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Bahrain’s Uprising



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The most serious middle-eastern imitation of the Egyptian protesters seems to be happening in Bahrain. The Times reports:

 

Hours after thousands of protesters poured into this nation’s symbolic center, Pearl Square, hundreds of people carried pro-democracy protests into a third straight day on Wednesday, joining a procession to mourn a demonstrator killed in a clash with security forces.

Emulating the occupation of Cairo’s Tahrir Square that helped toppled Hosni Mubarak as president, news reports said, around 2,000 people camped out at the major road junction in the city center demanding a change in the government of this strategically placed Persian Gulf kingdom that is home to the United States Navy’s 5th Fleet.

The police massed nearby but did not intervene, apparently anxious to avoid further violent confrontation like the one on Tuesday in which Fadel Matrouq, a demonstrator, was killed, propelling a further day of protest centered on his funeral. He was the second person to be killed in confrontations with the authorities since Monday.

The renewed unrest was the latest in a wave of dissent spreading from the shores of the Gulf as far west as the Mediterranean coastline of Libya where, for the first time, demonstrations were reported to have broken out overnight in the second city of Benghazi. Police reinforcements also took to the streets of Sana, the Yemeni capital, as hundreds of demonstrators for and against the pro-American government massed for a sixth consecutive day. And there were reports of fresh clashes in Iran between government forces and protesters at the funeral of a demonstrator killed on Monday.

Late on Tuesday in Bahrain, protesters entered Pearl Square in a raucous rally that again demonstrated the power of popular movements that are transforming the political landscape of the Middle East.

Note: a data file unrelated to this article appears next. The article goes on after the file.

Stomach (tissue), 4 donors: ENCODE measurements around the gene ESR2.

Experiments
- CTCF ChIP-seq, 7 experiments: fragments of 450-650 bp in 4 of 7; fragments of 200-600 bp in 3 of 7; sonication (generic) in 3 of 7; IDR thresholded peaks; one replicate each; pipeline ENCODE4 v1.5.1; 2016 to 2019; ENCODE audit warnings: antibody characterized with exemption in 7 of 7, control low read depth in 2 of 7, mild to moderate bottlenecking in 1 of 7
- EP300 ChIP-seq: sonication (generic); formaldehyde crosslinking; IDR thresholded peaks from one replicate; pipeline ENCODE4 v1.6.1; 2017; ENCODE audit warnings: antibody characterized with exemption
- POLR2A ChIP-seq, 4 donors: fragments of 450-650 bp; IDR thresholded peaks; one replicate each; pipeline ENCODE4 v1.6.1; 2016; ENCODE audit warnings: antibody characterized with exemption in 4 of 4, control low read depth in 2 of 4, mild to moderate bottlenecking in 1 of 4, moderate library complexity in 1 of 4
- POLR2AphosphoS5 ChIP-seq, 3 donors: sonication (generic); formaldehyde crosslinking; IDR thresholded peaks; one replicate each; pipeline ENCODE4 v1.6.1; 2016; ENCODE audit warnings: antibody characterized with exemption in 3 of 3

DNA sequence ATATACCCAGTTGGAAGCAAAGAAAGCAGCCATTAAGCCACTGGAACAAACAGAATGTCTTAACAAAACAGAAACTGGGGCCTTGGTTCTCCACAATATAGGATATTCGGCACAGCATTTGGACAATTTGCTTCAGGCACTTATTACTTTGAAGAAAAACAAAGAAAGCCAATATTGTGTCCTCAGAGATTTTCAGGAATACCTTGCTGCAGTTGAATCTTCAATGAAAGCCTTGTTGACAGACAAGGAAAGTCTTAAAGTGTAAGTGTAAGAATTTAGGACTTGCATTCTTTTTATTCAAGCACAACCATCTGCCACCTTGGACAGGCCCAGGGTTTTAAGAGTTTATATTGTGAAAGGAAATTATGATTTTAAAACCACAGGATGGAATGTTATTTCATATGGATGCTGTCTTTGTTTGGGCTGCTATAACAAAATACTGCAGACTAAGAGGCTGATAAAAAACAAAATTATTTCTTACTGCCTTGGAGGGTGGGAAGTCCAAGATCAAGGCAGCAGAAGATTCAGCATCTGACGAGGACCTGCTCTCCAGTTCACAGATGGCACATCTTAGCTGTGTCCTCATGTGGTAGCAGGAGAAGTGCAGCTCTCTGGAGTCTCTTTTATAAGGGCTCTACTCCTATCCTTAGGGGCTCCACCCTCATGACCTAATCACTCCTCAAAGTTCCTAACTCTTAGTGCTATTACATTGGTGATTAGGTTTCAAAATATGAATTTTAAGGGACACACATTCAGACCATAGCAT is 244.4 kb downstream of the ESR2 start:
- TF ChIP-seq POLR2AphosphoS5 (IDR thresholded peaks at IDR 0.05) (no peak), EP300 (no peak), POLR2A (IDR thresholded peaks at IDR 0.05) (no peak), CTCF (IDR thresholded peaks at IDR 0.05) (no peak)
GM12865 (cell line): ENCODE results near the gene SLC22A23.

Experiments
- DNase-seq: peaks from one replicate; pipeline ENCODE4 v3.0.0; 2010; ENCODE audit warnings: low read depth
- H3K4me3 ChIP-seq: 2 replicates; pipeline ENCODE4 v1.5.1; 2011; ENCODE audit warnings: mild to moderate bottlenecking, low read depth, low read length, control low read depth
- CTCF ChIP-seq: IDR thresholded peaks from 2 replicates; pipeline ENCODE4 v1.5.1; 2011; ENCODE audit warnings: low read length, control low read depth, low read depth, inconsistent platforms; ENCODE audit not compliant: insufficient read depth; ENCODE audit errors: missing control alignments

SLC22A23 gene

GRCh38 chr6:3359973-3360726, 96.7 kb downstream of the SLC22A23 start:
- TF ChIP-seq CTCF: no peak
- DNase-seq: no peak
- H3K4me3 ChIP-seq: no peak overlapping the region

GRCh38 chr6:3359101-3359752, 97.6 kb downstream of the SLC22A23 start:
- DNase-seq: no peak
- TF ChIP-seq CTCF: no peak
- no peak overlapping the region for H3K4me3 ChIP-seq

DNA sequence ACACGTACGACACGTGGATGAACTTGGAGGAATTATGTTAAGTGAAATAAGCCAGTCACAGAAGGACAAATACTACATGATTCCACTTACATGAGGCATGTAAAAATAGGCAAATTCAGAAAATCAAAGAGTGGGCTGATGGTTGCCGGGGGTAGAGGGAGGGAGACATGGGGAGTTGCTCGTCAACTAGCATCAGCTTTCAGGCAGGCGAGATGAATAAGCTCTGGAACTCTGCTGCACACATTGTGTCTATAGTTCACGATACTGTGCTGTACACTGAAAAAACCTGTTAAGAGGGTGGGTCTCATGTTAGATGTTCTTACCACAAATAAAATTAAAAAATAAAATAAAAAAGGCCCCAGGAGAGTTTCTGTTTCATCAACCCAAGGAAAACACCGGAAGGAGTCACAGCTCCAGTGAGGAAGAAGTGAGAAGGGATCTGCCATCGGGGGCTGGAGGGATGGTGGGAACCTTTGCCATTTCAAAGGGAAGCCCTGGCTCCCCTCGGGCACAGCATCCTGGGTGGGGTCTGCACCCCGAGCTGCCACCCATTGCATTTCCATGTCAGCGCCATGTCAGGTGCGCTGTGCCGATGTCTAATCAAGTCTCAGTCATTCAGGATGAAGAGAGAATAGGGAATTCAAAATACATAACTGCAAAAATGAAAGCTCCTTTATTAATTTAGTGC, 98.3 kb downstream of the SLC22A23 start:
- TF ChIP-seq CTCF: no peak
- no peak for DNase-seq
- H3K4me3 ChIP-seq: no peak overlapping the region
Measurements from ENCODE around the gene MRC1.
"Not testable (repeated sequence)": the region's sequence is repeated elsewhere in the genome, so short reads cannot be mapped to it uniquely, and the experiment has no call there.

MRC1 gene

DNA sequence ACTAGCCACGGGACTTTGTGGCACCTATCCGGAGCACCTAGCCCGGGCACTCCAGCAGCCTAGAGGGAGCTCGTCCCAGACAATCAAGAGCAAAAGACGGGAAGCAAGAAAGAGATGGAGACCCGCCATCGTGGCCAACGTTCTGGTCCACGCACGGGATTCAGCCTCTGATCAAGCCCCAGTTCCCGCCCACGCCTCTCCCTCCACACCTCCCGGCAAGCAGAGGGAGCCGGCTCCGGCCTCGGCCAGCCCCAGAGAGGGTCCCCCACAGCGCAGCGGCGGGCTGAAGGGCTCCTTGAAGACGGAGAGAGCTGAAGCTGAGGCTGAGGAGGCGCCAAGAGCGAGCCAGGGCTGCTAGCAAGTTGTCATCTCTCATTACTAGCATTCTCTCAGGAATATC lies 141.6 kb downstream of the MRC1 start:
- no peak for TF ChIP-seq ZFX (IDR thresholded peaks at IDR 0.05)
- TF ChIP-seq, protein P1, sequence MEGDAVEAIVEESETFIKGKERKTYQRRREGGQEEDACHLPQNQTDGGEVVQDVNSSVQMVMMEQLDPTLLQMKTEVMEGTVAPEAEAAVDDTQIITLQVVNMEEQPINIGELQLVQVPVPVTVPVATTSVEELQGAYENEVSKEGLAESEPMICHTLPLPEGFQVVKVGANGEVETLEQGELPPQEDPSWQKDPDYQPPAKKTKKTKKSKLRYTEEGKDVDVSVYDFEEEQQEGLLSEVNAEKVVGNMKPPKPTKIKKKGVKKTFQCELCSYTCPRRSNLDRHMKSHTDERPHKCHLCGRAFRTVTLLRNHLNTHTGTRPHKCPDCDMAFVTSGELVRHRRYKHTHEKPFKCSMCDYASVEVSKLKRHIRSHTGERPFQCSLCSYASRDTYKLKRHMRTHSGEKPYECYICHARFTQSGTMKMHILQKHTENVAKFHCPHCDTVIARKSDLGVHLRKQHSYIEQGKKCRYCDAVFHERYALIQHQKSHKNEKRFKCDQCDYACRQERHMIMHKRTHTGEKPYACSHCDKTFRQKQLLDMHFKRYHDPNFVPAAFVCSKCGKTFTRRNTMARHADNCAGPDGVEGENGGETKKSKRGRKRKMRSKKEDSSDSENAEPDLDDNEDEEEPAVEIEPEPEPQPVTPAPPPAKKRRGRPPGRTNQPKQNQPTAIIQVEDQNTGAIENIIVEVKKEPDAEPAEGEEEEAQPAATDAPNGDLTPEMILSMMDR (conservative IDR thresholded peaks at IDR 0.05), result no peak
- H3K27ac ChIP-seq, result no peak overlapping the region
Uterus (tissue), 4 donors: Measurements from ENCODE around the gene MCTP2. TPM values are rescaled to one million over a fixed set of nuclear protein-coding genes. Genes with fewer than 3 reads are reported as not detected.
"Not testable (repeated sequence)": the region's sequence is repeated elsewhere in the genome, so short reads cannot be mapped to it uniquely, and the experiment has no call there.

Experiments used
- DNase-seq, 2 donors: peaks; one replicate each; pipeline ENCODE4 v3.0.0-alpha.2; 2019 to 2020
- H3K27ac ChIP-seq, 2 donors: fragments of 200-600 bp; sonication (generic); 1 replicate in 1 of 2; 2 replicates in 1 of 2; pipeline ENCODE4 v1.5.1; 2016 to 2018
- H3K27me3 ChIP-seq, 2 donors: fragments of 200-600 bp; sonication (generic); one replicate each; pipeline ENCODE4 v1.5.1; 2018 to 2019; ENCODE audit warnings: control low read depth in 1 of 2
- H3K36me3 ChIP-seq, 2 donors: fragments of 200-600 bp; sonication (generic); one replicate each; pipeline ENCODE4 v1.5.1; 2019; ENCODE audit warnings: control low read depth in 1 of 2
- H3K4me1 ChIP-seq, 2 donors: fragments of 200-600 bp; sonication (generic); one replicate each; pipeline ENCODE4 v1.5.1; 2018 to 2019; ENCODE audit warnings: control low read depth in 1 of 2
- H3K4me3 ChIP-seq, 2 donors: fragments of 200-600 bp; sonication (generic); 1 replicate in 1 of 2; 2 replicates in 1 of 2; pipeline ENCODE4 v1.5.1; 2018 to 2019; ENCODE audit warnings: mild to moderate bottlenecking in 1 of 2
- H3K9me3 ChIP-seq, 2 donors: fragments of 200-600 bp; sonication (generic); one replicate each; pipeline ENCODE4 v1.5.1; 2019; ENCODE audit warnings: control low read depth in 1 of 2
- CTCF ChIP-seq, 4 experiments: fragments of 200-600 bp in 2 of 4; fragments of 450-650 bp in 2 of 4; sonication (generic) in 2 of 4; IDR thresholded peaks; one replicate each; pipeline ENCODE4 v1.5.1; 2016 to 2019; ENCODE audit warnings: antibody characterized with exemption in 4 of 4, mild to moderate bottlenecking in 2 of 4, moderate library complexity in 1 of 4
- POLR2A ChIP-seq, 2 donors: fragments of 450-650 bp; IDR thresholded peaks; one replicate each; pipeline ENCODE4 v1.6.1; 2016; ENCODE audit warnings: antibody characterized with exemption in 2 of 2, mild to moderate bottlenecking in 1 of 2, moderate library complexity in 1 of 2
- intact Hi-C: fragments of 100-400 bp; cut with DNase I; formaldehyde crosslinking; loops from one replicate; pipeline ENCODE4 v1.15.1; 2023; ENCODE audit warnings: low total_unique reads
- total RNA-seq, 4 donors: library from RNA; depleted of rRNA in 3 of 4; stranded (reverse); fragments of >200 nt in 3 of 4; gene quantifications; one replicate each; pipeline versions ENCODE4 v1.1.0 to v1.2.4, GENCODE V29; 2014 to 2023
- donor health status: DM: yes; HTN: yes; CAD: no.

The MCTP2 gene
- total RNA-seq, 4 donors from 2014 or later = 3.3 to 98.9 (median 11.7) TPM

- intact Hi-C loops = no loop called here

In a matter of hours on Tuesday, this small monarchy experienced the now familiar sequence of events that has rocked the Arab world. What started as an online call for a “Day of Rage” progressed within 24 hours to an exuberant group of demonstrators, cheering, waving flags, setting up tents and taking over the grassy traffic circle beneath the towering monument of a pearl in the heart of Manama, the capital.

The crowd grew bolder as it grew larger, and as in Tunisia and Egypt, modest concessions from the government only raised expectations among the protesters, who by day’s end were talking about tearing the whole system down, monarchy and all.

Then as momentum built up behind the protests on Tuesday, the 18 members of Parliament from the Islamic National Accord Association, the traditional opposition, announced that they were suspending participation in the legislature.

The mood of exhilaration stood in marked contrast to a day that began in sorrow and violence, when mourners who had gathered to bury a young man killed by the police the night before clashed again with the security forces.

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